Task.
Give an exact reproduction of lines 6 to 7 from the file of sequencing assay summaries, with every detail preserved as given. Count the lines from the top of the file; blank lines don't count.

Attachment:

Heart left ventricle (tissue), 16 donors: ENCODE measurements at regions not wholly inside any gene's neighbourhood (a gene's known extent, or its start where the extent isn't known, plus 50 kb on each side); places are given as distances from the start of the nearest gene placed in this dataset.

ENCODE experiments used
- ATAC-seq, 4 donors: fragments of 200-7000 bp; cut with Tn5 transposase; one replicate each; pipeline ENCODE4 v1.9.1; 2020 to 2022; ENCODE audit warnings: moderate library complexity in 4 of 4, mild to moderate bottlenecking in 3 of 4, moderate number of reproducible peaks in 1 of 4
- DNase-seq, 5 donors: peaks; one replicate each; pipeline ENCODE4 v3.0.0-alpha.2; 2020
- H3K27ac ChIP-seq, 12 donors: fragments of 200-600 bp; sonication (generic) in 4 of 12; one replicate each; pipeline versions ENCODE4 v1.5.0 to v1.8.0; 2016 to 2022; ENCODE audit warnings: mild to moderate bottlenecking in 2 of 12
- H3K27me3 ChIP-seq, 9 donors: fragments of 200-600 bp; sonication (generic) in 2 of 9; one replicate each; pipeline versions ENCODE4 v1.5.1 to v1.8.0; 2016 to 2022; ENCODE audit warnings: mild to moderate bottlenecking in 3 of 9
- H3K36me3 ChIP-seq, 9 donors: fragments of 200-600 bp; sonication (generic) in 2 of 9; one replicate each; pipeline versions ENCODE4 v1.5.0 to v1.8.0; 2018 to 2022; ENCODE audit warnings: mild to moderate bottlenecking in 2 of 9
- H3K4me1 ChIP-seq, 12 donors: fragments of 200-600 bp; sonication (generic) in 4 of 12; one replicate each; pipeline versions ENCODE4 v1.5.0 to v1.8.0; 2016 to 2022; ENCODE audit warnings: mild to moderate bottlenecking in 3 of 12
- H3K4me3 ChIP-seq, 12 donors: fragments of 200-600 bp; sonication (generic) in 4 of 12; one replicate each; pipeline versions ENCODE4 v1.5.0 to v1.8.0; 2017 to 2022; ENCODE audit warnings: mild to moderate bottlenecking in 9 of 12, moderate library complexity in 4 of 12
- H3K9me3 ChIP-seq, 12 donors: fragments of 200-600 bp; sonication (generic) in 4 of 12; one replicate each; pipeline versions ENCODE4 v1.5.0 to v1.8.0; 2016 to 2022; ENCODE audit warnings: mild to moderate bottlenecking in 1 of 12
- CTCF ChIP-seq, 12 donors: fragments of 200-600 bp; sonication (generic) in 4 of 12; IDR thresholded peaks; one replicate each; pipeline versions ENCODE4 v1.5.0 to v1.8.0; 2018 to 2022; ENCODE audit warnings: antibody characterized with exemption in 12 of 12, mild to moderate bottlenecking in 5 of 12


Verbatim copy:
- H3K27me3 ChIP-seq, 9 donors: fragments of 200-600 bp; sonication (generic) in 2 of 9; one replicate each; pipeline versions ENCODE4 v1.5.1 to v1.8.0; 2016 to 2022; ENCODE audit warnings: mild to moderate bottlenecking in 3 of 9
- H3K36me3 ChIP-seq, 9 donors: fragments of 200-600 bp; sonication (generic) in 2 of 9; one replicate each; pipeline versions ENCODE4 v1.5.0 to v1.8.0; 2018 to 2022; ENCODE audit warnings: mild to moderate bottlenecking in 2 of 9